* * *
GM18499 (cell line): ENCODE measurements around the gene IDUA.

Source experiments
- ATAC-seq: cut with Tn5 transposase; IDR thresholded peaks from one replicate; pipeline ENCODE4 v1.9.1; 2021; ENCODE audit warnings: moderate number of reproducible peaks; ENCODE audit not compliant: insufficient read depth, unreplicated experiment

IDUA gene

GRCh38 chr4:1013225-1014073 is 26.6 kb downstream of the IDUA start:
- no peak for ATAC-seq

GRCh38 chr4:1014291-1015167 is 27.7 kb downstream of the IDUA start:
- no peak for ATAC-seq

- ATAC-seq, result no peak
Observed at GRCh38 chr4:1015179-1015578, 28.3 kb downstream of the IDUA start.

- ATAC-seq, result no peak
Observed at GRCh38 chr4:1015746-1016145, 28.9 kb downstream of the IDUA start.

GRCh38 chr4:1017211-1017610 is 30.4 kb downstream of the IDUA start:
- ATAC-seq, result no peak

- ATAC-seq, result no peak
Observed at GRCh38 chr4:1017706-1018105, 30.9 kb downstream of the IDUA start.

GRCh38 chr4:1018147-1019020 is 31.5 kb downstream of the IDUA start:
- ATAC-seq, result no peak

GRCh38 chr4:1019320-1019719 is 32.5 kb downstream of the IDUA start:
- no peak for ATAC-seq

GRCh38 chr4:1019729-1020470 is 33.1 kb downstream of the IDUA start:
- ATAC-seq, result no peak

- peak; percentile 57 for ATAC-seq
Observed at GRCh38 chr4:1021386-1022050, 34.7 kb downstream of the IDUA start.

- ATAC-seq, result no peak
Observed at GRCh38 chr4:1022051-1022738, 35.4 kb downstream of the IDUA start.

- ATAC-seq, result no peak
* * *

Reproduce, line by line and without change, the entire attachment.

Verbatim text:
GM18499 (cell line): ENCODE measurements around the gene IDUA.

Source experiments
- ATAC-seq: cut with Tn5 transposase; IDR thresholded peaks from one replicate; pipeline ENCODE4 v1.9.1; 2021; ENCODE audit warnings: moderate number of reproducible peaks; ENCODE audit not compliant: insufficient read depth, unreplicated experiment

IDUA gene

GRCh38 chr4:1013225-1014073 is 26.6 kb downstream of the IDUA start:
- no peak for ATAC-seq

GRCh38 chr4:1014291-1015167 is 27.7 kb downstream of the IDUA start:
- no peak for ATAC-seq

- ATAC-seq, result no peak
Observed at GRCh38 chr4:1015179-1015578, 28.3 kb downstream of the IDUA start.

- ATAC-seq, result no peak
Observed at GRCh38 chr4:1015746-1016145, 28.9 kb downstream of the IDUA start.

GRCh38 chr4:1017211-1017610 is 30.4 kb downstream of the IDUA start:
- ATAC-seq, result no peak

- ATAC-seq, result no peak
Observed at GRCh38 chr4:1017706-1018105, 30.9 kb downstream of the IDUA start.

GRCh38 chr4:1018147-1019020 is 31.5 kb downstream of the IDUA start:
- ATAC-seq, result no peak

GRCh38 chr4:1019320-1019719 is 32.5 kb downstream of the IDUA start:
- no peak for ATAC-seq

GRCh38 chr4:1019729-1020470 is 33.1 kb downstream of the IDUA start:
- ATAC-seq, result no peak

- peak; percentile 57 for ATAC-seq
Observed at GRCh38 chr4:1021386-1022050, 34.7 kb downstream of the IDUA start.

- ATAC-seq, result no peak
Observed at GRCh38 chr4:1022051-1022738, 35.4 kb downstream of the IDUA start.

- ATAC-seq, result no peak